First, in our analysis, the symmetry properties of the nematic are taken into consideration, and this allowed us to separate its hydrodynamic variables into two completely independent sets: one longitudinal, composed of five variables, and the other transverse, consisting of only two variables. From the equations that govern the dynamics of the variables in these sets, the corresponding hydrodynamic modes were calculated. The longitudinal modes are two acoustic, λ1and λ2, modes (6), as well as the triplet formed by the visco-heat pair λ3and λ4, modes (7), and the director λ5, mode (8). In addition, the transverse ones are given by the shear λ6and the director λ7, modes (14). We find that the influence of the temperature gradient αand the gravitational field goccurs only in the longitudinal modes, being greater its effect 109on the visco-heat pair λ3and λ4. This effect is quantified by means of the Rayleigh ratio Rk/Rc, Eq. (9), where Ris the Rayleigh number and Rcis its critical value above which convection sets in. The developed analysis corresponding to the nonconvective regime was carried out under the condition Rk/Rc1.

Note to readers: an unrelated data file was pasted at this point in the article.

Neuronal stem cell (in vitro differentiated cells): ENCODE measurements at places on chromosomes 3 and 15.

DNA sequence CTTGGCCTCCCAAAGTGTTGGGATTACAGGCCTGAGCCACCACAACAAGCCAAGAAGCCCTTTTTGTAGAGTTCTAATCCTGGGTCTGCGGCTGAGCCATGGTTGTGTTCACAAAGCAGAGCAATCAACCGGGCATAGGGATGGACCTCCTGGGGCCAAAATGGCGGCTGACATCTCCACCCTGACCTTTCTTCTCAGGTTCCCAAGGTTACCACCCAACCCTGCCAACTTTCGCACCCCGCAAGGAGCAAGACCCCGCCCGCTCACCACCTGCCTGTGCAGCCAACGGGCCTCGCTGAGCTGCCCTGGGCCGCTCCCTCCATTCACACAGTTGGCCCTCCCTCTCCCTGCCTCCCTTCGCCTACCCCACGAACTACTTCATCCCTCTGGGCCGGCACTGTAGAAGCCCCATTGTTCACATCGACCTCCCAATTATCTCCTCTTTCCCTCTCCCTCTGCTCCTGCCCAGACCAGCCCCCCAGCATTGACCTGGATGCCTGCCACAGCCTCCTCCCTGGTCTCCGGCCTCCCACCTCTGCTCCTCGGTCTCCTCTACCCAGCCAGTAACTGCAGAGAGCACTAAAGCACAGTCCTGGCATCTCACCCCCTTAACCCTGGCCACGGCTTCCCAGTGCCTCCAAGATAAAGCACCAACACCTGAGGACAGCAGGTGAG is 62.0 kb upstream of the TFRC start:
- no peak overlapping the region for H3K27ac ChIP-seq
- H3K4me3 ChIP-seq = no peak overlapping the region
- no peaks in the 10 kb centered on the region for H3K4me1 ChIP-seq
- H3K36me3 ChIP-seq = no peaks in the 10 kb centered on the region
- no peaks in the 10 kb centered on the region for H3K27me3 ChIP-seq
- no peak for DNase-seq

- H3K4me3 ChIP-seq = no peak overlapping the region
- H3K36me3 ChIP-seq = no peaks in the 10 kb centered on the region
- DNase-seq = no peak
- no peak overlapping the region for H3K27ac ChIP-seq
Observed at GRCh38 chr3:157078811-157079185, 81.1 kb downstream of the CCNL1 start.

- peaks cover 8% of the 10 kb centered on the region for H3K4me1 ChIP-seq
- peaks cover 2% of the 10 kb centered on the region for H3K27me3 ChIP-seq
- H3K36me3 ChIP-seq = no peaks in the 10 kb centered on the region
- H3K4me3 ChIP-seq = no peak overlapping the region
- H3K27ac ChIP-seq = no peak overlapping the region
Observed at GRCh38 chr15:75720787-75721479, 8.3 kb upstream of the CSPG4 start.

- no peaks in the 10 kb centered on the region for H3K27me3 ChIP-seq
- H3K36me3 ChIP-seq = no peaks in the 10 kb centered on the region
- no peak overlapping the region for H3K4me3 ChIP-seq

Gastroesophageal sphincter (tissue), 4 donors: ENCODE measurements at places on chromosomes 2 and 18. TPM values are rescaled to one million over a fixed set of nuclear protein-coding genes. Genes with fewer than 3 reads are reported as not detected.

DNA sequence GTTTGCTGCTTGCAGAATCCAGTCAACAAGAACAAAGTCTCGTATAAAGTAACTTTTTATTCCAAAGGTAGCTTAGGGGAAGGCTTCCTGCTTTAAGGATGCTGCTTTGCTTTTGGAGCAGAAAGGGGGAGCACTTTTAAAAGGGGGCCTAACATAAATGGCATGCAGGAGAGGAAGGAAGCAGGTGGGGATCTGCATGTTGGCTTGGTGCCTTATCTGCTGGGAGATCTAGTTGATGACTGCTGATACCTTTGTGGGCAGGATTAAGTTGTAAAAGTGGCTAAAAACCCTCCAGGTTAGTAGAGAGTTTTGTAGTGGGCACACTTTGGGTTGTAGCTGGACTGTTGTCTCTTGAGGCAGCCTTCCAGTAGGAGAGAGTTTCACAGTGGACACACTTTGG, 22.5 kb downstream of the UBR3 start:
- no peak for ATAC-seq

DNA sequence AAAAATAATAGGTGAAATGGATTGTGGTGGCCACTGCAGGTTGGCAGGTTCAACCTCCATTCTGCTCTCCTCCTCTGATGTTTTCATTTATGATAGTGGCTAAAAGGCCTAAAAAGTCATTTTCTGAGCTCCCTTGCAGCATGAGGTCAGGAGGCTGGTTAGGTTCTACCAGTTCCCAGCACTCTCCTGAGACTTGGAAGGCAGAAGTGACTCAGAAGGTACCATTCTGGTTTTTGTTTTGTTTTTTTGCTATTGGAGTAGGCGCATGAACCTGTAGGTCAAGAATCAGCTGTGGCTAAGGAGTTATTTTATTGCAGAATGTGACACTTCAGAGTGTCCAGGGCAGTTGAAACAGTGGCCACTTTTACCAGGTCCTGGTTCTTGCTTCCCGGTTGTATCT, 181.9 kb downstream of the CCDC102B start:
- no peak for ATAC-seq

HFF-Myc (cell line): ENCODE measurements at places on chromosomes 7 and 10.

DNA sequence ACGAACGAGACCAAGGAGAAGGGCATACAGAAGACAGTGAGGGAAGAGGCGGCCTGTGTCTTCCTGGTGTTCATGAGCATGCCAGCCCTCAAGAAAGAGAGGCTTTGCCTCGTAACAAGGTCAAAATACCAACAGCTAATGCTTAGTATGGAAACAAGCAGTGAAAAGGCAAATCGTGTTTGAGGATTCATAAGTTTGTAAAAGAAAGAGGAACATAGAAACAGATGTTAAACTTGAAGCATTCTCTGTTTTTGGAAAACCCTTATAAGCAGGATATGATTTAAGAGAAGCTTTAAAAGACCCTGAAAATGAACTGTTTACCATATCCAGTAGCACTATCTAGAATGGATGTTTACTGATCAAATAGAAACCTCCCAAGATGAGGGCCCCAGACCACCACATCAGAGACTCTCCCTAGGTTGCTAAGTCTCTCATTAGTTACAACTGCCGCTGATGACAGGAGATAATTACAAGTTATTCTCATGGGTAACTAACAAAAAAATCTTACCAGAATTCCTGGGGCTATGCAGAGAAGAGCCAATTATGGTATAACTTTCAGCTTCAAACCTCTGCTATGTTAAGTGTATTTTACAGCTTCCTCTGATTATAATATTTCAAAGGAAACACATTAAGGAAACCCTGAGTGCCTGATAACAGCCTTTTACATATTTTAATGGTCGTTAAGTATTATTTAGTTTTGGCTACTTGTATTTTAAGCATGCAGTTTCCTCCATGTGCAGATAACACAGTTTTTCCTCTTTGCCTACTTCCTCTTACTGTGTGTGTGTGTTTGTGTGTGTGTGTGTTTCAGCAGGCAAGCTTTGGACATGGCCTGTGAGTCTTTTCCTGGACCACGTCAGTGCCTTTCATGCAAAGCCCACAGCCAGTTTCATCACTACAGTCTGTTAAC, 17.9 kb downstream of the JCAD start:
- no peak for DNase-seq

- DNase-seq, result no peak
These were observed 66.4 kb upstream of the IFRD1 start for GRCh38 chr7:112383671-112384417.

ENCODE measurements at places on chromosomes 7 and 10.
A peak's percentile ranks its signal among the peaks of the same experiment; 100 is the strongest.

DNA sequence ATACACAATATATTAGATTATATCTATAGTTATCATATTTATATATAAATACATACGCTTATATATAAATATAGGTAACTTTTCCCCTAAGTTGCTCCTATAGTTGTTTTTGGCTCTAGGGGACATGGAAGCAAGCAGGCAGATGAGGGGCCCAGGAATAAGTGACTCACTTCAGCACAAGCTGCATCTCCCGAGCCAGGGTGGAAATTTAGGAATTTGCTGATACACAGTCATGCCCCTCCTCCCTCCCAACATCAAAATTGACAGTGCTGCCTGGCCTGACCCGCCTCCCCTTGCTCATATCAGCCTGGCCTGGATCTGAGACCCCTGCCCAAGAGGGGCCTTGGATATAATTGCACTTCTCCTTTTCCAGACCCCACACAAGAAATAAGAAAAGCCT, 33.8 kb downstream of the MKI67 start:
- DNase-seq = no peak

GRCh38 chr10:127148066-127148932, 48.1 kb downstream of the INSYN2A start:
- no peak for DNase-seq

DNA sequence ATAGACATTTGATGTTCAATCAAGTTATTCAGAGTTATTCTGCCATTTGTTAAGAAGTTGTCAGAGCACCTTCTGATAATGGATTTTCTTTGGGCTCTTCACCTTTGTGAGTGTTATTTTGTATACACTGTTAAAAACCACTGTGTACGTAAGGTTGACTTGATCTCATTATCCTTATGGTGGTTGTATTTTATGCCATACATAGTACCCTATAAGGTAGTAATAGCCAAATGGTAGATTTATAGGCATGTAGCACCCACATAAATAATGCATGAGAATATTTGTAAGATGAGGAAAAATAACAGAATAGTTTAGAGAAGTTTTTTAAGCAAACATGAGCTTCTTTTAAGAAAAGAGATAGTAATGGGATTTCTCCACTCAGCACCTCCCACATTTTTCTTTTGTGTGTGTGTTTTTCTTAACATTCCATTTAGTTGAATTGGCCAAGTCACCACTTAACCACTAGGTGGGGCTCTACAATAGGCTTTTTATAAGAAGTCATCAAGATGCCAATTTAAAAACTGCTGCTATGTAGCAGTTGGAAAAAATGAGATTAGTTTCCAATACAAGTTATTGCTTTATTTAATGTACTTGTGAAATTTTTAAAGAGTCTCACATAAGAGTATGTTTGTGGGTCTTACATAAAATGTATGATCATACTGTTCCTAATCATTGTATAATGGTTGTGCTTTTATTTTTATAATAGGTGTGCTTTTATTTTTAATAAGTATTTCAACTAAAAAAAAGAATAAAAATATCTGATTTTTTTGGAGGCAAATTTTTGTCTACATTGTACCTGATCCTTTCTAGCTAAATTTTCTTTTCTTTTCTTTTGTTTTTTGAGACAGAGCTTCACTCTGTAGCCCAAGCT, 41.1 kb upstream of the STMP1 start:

The analytical expressions calculated for the hydrodynamic modes of a nematic in the NESSconsidered exhibit behaviors that are of great interest in the following particular situations. First, if the isotropic limit of the simple fluid is taken, the NLChydrodynamic modes reduce to those in the same state out of equilibrium, modes (17)(19), [8, 37, 38]. If R=0,that is, in the absence of the uniform temperature gradient and the constant gravitational field, our expressions are simplified and reduce to those already reported for a nematic in the state of thermodynamic equilibrium, modes (6), (8), (14), (15), and (16), [22, 31, 46]. In this case, if we also consider the limit of the simple fluid, they agree with those of this system in equilibrium, modes (17), (19), (22), and (23), [41, 47, 48]. When R=Rc, that is, at the threshold of convection, from the triplet of longitudinal λ3,λ4and λ5, the visco-heat λ3vanishes, and λ4is the sum of the thermal and shear modes, modes (12) and (13); while that of director λ5is identical to mode (8) [37, 38]. Moreover, if in this nematic threshold of convection, the limit of the simple fluid is considered, the modes of this system are recovered: one is zero, mode (24), and the other is the sum of the thermal and shear modes, mode (25), [37, 38]. Also, if Rk/Rc<R0k, where R0kis the reference value (10), our results predict that the visco-heat pair λ3and λ4, modes (7), become propagative; in the limit of the simple fluid, under similar conditions, the corresponding modes (18) are also propagative. The latter have been predicted theoretically [8, 37, 38] and verified experimentally [43].